(Upcoming season: Probabilistic Forecasts | Rainfall Rate Forecasts | Skill Scores)
ASMC’s experimental forecasts of precipitation for the ASEAN region are issued near the middle of each month. These forecasts are for the next 3-month period of average rainfall in mm/day for each 2.5x2.5 square-grid located within the ASEAN regional area.
To generate the 3-months seasonal forecasts, CPT (Climate Predictability Tool) is used together with ECHAM4.5 Precipitation Model Output as predictors and NASA's GPCP Rainfall Rate as predictands. The climatology training period for the datasets is from 1979 to 2009.
The forecasts, generated using a type of multiple linear regression technique, provide probabilities that the precipitation fall in the lowest one-third, middle one-third or the highest one-third of the climatological distribution of rainfall. This climatological distribution is determined by the observations for the season in question for a period of about 30 years (1979 to 2009) using the NASA’s GPCP Rainfall Rate. On top of the forecast probabilities, the actual rainfall rate forecasts are also given for each grid.
Skill scores of the regression model used to generate the forecast are also provided, based on hindcast simulations using prescribed observed rainfall rates.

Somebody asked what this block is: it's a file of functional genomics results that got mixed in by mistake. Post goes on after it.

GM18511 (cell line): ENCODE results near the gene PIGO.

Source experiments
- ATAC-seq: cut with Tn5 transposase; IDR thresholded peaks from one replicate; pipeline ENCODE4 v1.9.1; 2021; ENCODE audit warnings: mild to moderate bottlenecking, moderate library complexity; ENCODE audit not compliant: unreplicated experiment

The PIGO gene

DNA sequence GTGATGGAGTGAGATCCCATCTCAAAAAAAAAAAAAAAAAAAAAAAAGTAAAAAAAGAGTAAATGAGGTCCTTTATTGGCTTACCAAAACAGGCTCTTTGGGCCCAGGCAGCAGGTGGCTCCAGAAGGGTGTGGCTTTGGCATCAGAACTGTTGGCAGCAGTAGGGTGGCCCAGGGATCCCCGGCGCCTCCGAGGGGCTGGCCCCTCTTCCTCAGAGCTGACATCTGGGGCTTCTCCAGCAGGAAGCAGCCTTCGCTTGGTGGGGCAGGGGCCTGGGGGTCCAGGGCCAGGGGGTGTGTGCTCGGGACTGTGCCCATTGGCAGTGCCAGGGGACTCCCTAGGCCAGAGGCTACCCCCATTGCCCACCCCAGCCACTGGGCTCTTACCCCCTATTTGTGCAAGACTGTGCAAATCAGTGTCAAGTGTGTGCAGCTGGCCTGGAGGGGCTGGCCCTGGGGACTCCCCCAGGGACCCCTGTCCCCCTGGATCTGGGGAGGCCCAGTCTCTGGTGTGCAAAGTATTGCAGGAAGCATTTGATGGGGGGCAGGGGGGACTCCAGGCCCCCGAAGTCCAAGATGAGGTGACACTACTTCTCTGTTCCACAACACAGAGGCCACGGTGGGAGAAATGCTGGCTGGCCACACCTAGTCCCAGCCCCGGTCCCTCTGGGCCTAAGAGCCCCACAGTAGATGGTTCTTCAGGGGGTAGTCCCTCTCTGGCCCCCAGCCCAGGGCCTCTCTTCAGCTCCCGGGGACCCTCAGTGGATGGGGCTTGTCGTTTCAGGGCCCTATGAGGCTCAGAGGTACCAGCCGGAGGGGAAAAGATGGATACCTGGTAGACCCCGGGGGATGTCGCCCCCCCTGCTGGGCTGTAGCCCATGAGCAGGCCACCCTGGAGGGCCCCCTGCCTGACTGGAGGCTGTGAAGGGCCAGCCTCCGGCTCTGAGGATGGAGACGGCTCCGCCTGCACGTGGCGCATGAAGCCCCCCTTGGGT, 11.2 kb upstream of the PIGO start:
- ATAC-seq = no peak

Click on the links on the left to view the probabilistic forecasts, the rainfall rate forecasts, and the corresponding skill scores. The forecasts were made using models constructed by the Principal Components Regression technique and the constructed models were validated using the cross-validation method. A more detailed explanation on the tool and the techniques used is available here.
2. ABOUT CPT TOOL
CPT is a Windows application created by IRI (The International Research Institute for Climate and Society), used for constructing a seasonal climate forecast model, performing model validation, and producing forecasts given updated data.
Its design has been tailored for producing seasonal climate forecasts using model output statistic (MOS) corrections to climate predictions from general circulation model (GCM), or for producing forecasts using fields of sea-surface temperatures. Although the software is specifically tailored for these applications, it can be used in more general settings to perform canonical correlation analysis (CCA) or principal components regression (PCR) on any data, and for any application.
For more information on the datasets used (training period: 1979 to 2009), please visit:
For more information on the tool, please visit iri.columbia.edu/climate/tools/cpt.